Sunday 19 May 2019

Roman Recommendations by L.J. Trafford

I thought for this month’s post I might do something a bit different. Rather than write a piece on some part of Roman history I thought I would recommend some Roman related things that I have enjoyed and that you might too.


When I became Roman obsessed in the early 90s there really wasn’t much in the way of ancient Rome set fiction. What there was were weighty, long and frankly, dull books in the vein of Ben Hur and Quo Vadis. Which ,yes I did read but by Jupiter’s fiery thunderbolt they were a struggle.
But then I stumbled across a few books that gripped me in their story and not once did I have to skip chapters of long philosophical meanderings to get to the ruddy plot.

I, Claudius – Robert Graves 

The classic book that has forever, probably unfairly, set our views on the Emperor Claudius. Here he is the underdog in the nest of vipers that is the Julian Claudian clan. He’s clever and able but he can’t show it if he wants to survive. But survive he does through the reigns of Augustus, Tiberius and Caligula. Which is no mean feat given the family members who are popping off left, right and centre of him.

This is also notably the book that casts Livia as a mass murderer intent on getting her son, Tiberius to be emperor. You do have to wonder when she found the time for all that murder let alone why she bothered when the Tiberius portrayed here is such a freaky pervert. Really she should have bumped off everyone much sooner. I mean at one point there is only Agrippa and Augustus standing between Tiberius and emperor-hood. Surely that was the time to strike? Why wait until Agripppa has children who clutter up the system? It makes no sense.

Elsewhere Graves tries to make more sense by straightening out that Julio Claudian habit of giving everybody the same name, e.g. Agrippina becomes Pina, Drusus Castor. Which takes all the fun out of trying to work out which generation of Julia is bonking about the place.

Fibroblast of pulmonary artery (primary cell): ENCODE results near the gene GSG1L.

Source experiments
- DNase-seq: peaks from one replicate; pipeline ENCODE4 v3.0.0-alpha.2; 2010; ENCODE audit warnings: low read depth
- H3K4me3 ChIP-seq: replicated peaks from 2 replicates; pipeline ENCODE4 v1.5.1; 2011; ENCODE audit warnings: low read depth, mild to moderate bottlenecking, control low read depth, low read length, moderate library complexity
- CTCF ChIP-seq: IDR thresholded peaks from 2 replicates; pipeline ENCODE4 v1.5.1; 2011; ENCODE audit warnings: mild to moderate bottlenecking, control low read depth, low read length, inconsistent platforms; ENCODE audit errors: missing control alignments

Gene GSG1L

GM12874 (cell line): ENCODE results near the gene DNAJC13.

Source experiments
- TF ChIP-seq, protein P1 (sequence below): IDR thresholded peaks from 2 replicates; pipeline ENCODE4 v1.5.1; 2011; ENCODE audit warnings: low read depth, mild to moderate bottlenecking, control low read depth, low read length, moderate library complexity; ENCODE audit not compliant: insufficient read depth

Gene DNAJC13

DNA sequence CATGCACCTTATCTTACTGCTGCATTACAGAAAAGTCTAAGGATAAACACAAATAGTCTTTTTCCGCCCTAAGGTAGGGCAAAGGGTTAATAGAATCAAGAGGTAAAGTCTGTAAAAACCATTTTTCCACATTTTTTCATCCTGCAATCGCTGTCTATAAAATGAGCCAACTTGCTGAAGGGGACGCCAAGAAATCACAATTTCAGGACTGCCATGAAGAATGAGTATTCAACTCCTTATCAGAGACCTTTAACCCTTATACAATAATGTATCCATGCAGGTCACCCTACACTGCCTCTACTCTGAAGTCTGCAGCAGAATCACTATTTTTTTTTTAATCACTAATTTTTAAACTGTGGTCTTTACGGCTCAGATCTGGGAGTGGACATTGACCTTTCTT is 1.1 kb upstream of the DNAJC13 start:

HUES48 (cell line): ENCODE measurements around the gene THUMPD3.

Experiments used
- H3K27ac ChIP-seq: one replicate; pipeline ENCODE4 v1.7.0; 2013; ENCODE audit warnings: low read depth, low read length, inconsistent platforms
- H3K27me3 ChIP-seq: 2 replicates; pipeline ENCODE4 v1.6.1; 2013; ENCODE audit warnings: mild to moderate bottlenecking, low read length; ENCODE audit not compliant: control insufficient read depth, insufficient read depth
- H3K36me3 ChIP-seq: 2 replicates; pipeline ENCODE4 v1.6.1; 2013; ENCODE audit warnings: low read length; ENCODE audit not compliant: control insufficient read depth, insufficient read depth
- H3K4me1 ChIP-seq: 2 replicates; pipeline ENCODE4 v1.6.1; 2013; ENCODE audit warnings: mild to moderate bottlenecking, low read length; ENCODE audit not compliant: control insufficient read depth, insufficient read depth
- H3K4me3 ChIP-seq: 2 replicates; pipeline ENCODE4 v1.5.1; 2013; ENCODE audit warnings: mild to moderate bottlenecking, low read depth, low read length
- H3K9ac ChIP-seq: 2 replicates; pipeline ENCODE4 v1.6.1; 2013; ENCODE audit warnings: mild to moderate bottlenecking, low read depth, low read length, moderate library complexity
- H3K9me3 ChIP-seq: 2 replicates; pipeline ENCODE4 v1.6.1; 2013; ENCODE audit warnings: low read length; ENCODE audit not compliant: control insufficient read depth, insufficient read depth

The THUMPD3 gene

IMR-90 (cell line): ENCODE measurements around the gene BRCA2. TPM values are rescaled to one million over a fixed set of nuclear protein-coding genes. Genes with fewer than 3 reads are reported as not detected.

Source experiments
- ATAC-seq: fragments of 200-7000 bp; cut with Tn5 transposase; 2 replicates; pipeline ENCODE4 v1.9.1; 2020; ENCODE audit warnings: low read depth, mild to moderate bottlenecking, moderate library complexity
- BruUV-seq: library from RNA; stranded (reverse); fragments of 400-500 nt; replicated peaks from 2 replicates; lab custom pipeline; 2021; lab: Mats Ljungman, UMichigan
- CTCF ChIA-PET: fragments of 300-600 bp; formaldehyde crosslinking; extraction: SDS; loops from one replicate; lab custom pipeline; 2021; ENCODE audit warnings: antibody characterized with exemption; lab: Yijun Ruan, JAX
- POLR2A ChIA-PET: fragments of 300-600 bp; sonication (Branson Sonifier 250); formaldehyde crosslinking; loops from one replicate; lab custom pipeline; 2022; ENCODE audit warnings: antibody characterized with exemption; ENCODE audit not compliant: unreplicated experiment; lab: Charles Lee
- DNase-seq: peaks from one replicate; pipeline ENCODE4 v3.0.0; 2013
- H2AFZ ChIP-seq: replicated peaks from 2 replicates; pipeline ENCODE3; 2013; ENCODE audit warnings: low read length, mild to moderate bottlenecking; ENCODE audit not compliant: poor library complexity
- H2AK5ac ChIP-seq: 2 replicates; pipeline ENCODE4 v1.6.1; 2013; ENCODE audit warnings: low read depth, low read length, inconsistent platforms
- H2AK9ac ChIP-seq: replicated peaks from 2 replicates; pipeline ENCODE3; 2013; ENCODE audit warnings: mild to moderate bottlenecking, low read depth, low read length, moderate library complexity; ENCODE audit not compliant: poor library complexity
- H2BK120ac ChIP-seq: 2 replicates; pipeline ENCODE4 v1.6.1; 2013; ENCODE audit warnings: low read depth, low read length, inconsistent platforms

It’s a work of classical fiction. But with sex a plenty, skulduggery a muchly and all the best bits of Suetonius wrapped up as literature.

The Falco Series – Lindsey Davis

Whereas I, Claudius concentrates on life in the palace and the fierce battling to be emperor, the Falco books examine life for the ordinary Roman making do. Yes, Imperial types such as Vespasian and Titus do feature and act as sometime employer of Falco but the emphasis is very much on Rome’s ‘others’.

Falco himself is from the rough Aventine district where he works as a detective for hire. Falco’s job gives Davis scope to explore wide ranging aspects of ancient Rome, such as criminal gangs, religion, law, gladiatorial shows and slavery. She also takes Falco out of Rome into the provinces like Britannia and Germania.

They are written as a 40s crime noir but with the twist that although Falco is your typical cynical, hard edged tec he is burdened with a large interfering family. Philip Marlow never had to counter with a Ma like Falco’s!

In fact it is Falco’s extended family, friends and enemies that make the series so enjoyable. Not least his arch nemesis, palace spy Anacrites. Now I know my fellow writer and ex History Girl, Alison Morton will disagree with me most passionately on this, but Anacrites is by far the best character. Possibly because Davis maintains him as a man of mystery, the genuine noir loner, for nearly the entire series.
Falco says of Anacrites that ‘he could be pleasant and was tolerable to look at’. By which I think we can deduce he is well sexy and charming. For which I will forgive his occasional attempts to murder Falco.

Augustus - Allan Massie

This was the book that cemented my passion for ancient Rome. It is a simply brilliant telling of the rise of Augustus from the man himself. Massie gets Rome's first emperor dead on; his sentimentality but ruthless ambition, his never ending drive and controlling nature. If you ever wanted to understand how devious Octavius become benevolent first citizen Augustus, this is the book to read.
Massie followed this up with Tiberius. Another absolute cracker of a read, Massie reject those Capri stories about Tiberius and instead paints a credible picture of a humiliated but proud man. It has never been bettered as a portrait of Tiberius, nobody has come even close. Highly, highly recommended.